QUnit 1.11 Release: A Look Back (and Forth)
New in 1.11
The most visible change (aside from our new purple logo) is a runtime display for individual tests. Before, QUnit would show you how long it took to run a full test suite. Now it’ll also show individual times for each test, making it easy to spot slow tests in your test suite. Since it’s useful to have unit tests finish within seconds, tuning tests now becomes a bit easier.
Other changes are mostly bug fixes to built-in features, and various improvements to add-ons. There’s a new theme, a overhaul of the PhantomJS add-on to use its callback system and more. Check out the changelog for a full list of changes.
Unlike jQuery UI and jQuery Mobile, QUnit doesn’t have a code dependency on jQuery, it just happens to be developed as a jQuery Foundation project. How did that happen? It all started a long time ago, but in a galaxy pretty close by. Back in 2006, this guy named John was working on jQuery and wrote his own little unit test runner, since there wasn’t much to start with. Two years later, John and I figured that this test runner would be useful as a standalone tool, and it got the name QUnit, as a mashup of jQuery and JUnit. It lived in the same SVN repository as jQuery itself, along with a few pages on the jQuery wiki.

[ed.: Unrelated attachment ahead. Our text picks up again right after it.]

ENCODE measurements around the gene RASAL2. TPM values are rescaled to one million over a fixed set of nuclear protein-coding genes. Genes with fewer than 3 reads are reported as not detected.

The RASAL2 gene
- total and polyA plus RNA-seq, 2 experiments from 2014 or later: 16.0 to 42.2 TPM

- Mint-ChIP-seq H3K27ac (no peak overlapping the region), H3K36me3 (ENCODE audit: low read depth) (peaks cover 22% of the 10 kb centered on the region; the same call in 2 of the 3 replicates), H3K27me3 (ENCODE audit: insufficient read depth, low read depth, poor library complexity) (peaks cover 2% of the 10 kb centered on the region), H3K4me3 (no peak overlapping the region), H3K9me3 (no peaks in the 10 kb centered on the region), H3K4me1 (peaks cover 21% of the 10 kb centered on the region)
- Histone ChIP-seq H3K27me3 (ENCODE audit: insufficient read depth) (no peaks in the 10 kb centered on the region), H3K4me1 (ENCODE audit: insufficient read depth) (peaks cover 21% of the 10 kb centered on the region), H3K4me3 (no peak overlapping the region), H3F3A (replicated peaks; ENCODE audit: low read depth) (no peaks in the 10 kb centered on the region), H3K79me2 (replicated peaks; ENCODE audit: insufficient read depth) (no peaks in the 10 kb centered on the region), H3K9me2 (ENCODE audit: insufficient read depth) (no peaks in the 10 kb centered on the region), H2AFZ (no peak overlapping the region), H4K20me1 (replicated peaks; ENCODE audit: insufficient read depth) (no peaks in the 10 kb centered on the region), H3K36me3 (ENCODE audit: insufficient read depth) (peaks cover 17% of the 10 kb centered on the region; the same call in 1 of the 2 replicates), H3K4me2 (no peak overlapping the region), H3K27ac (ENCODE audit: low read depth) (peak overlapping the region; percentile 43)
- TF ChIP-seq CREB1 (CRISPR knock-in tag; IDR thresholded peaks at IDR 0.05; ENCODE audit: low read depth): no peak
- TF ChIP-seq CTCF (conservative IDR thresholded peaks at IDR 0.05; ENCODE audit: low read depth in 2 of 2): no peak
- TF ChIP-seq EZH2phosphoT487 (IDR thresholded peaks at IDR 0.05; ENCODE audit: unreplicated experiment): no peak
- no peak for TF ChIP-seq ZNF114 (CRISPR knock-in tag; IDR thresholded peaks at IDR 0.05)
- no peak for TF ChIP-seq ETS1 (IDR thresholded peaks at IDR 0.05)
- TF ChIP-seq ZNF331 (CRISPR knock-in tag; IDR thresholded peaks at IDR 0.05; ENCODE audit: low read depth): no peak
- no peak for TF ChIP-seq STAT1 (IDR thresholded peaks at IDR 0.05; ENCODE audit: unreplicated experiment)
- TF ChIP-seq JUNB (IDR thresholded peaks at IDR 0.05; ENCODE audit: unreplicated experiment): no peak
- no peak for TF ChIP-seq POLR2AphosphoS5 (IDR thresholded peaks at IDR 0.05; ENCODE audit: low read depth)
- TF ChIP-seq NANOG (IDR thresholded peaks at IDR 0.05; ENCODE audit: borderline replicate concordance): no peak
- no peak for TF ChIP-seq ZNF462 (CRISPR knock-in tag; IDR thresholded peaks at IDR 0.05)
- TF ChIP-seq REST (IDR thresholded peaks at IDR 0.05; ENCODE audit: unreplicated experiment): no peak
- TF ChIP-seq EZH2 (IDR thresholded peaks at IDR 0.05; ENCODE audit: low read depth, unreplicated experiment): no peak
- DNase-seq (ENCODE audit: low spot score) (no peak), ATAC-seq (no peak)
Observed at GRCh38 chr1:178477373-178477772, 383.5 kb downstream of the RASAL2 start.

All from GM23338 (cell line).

In 2009, we moved it to its own GitHub repository and rewrote QUnit to get rid of the dependency on jQuery. Until October 2011, QUnit was just updated in master, without versioned releases, which kind of worked, but also caused maintenance and dependency headaches. I finally tagged 1.0.0, along with regular releases since then. Recently, QUnit got its own website and API reference.
Today QUnit is used not only to test jQuery Core, jQuery UI and jQuery Mobile, but many other other projects as well. One notable example is Ember.js. Those guys don’t get tired of telling me how great QUnit is, putting emphasis on the reliability. We’d like to find out more about how developers are using QUnit, so if you’re using QUnit (or planning to), please take a few minutes to complete this brief survey.
From the ~50 answers we’ve received so far, it’s clear that people use QUnit since it’s so easy to get started with, and we certainly intend to keep it that way. It’s also clear that a lot of people are looking for tools and guides on integrating QUnit in CI tools like Jenkins, which is also something we’re planning to work on. Along with that comes a heavy refactoring of the QUnit codebase, which currently lives in a single JS file (and a sister CSS file). We’re going to split the codebase into a few modules, which should help future maintenance and make it easier to integrate other libraries. This will allow us to improve our diff implementation, for instance.